The HAD-related signature in Eya domains hinted that the Eya proteins might also be phosphatases. Indeed, all three groups show that the Eya domains dephosphorylate various artificial substrates. Moreover, mutations in key amino acids within Eya domains — including the likely catalytic amino acid, an aspartate — decrease or eliminate catalytic activity. Tootle et al.2 go on to look at several mutant Eya proteins whose phosphatase activity is predicted to be impaired to varying degrees. They find that these proteins are defective in inducing ectopic eyes in flies, and in restoring normal eyes to flies with inactive Eya. Rayapureddi et al.1 confirm that mutating the catalytic aspartate of Eya results in a decreased (though not entirely missing) ability to restore eyes to flies that lack functional Eya.

Li et al.3 provide exciting hints as to why phosphatase activity is important for Eya function. They generate mice that lack Six1, a mammalian relative of Sine oculis, and find that these animals have muscle, kidney and skeletal abnormalities, resulting from defective cell proliferation. They go on to show that the genes encoding c-Myc and glial-derived neurotrophic factor are normally repressed by Six1. Moreover, this repression is potentiated by Dach1 (a mouse relative of Dachshund), and reversed by Eya3. Surprisingly, inactivating Dach1 by various means also impairs Six1-mediated transcription of its target genes. Furthermore, the ability of Eya3 to reverse repression is destroyed by mutating the catalytic aspartate. Li and colleagues' conclusion is as unavoidable as it is remarkable: Dach1 acts as both a co-repressor and a co-activator of Six1 — and Eya proteins, using their embedded phosphatase activities, catalyse the switch from repression to activation (Fig. 1b).

Although there is ample precedent for phosphorylation affecting transcriptional activity, Eya proteins represent the first transcription factors with intrinsic phosphatase activity that are capable of modulating transcriptional complexes. Several key questions remain: notably, which proteins does Eya dephosphorylate, and how is its activity regulated? In this regard, the reported catalytic properties of the various Eya domains studied by the three groups differ dramatically. For example, the catalytic efficiency of mouse Eya3 varies by more than three orders of magnitude1,2,3. Moreover, Rayapureddi et al. and Tootle et al. maintain that Eya3 removes phosphates only from tyrosine amino acids, whereas Li et al. claim that it has dual specificity.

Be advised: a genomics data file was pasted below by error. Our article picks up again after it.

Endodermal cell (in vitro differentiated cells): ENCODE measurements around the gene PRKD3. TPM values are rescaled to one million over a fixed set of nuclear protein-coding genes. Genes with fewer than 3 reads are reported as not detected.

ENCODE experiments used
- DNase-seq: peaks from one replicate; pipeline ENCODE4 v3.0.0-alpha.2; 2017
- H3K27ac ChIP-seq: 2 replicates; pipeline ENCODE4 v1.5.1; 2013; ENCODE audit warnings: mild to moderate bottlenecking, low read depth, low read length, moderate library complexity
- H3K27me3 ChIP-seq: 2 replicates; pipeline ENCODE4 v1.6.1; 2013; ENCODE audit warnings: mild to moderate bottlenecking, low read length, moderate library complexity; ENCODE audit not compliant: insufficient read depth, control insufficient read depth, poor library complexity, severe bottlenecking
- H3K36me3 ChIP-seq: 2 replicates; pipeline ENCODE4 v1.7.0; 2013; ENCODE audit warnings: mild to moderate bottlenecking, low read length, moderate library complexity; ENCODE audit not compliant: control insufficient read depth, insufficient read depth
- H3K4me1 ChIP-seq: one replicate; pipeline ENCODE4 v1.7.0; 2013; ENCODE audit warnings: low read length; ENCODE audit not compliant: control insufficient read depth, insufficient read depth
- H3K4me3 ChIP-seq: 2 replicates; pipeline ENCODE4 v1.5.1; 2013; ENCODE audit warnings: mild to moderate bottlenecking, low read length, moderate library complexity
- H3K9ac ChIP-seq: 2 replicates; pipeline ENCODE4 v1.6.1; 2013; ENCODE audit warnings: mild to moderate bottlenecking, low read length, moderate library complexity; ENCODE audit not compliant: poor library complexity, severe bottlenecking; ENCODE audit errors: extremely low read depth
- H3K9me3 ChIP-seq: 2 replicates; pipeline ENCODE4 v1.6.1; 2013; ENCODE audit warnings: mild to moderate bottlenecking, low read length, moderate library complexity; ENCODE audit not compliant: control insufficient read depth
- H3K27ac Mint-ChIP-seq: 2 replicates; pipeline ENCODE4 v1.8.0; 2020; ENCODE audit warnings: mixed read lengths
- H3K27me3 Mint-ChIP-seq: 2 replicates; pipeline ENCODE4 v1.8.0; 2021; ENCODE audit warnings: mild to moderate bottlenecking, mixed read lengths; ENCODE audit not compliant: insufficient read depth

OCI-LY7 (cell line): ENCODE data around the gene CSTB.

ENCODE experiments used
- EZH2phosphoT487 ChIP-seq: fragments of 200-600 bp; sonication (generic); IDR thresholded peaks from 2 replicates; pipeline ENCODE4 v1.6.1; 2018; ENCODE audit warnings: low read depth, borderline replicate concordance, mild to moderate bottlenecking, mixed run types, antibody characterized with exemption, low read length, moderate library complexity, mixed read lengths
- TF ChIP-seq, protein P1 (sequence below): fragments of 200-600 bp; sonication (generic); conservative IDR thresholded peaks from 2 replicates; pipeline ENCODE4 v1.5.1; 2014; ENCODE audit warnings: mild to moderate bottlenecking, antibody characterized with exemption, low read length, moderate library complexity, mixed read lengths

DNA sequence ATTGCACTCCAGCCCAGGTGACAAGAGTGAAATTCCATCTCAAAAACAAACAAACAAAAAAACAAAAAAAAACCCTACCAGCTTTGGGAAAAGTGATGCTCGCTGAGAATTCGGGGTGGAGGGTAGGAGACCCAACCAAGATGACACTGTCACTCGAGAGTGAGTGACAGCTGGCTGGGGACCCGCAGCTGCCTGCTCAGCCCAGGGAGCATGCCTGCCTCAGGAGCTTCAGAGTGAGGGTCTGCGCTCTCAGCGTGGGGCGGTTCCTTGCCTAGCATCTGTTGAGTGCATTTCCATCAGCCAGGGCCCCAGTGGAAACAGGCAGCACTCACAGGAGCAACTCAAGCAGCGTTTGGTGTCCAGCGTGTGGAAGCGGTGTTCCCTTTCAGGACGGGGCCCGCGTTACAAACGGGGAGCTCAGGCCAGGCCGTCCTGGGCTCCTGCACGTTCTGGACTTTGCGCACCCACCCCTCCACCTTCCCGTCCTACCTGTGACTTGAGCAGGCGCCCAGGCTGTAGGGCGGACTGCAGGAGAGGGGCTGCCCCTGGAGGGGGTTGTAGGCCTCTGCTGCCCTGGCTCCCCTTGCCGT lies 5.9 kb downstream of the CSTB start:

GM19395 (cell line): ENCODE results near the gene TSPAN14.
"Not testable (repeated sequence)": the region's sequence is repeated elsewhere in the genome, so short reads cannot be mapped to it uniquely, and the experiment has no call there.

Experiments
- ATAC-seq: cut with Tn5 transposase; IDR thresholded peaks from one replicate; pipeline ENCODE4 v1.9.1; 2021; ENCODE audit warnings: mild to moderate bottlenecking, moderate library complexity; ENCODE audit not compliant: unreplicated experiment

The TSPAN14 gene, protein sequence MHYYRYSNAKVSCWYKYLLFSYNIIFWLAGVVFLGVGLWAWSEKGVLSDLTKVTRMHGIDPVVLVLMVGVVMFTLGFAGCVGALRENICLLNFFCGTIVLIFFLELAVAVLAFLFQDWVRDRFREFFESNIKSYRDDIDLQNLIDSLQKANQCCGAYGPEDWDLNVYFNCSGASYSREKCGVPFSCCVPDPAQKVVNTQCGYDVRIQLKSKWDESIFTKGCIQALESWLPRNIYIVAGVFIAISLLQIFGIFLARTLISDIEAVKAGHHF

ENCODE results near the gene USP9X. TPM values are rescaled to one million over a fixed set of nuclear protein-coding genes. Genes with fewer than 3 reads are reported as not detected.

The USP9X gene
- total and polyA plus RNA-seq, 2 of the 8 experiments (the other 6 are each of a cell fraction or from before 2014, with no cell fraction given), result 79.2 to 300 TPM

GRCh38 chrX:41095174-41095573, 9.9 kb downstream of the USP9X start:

What are these target proteins? Tootle et al. suggest that Eya3 can remove phosphate groups from itself. Li et al. found that Eya3 can dephosphorylate RNA polymerase II — a key transcription enzyme. Further experiments are needed to determine the physiological relevance of both observations. Given that Eya3's phosphatase activity is required to switch Dach1 from a repressor to an activator, another attractive possibility is that Dachshund (or possibly Sine oculis) is an Eya target.

Other differences between the groups' findings may suggest modes of regulation. For example, Tootle et al. measured the activity of a synthetic protein containing an Eya domain that is potentially capable of forming a dimer. This protein was much less active than the isolated Eya domain studied by Rayapureddi and colleagues. Dimerization may be of regulatory significance, because Eya can self-associate9. As Li et al. report, full-length Eya was also considerably less active than the isolated Eya domain, hinting that other domains in the complete protein regulate the Eya domain.

Finally, what is the exact relationship between the catalytic and biological activities of Eya? Tootle et al. looked at Eya proteins that had different mutations in the catalytic domain, and found both decreased phosphatase activity and a diminished ability to generate eyes. But there is no clear connection between the extent of impairment of the two activities. This may reflect details of the experimental design, or, more probably, that Eya has phosphatase-dependent and -independent biological activities (Fig. 1b, c). Alternatively, if an Eya mutant no longer has catalytic activity, but can still associate with its target proteins, then, by sequestering those targets away from potential interacting proteins, it might exhibit some similar effects to the normal phosphatase. Analogous mutants of other phosphatases have such effects13. If so, such Eya mutants might provide a rapid means of identifying physiologically relevant targets of these intriguing new phosphatases.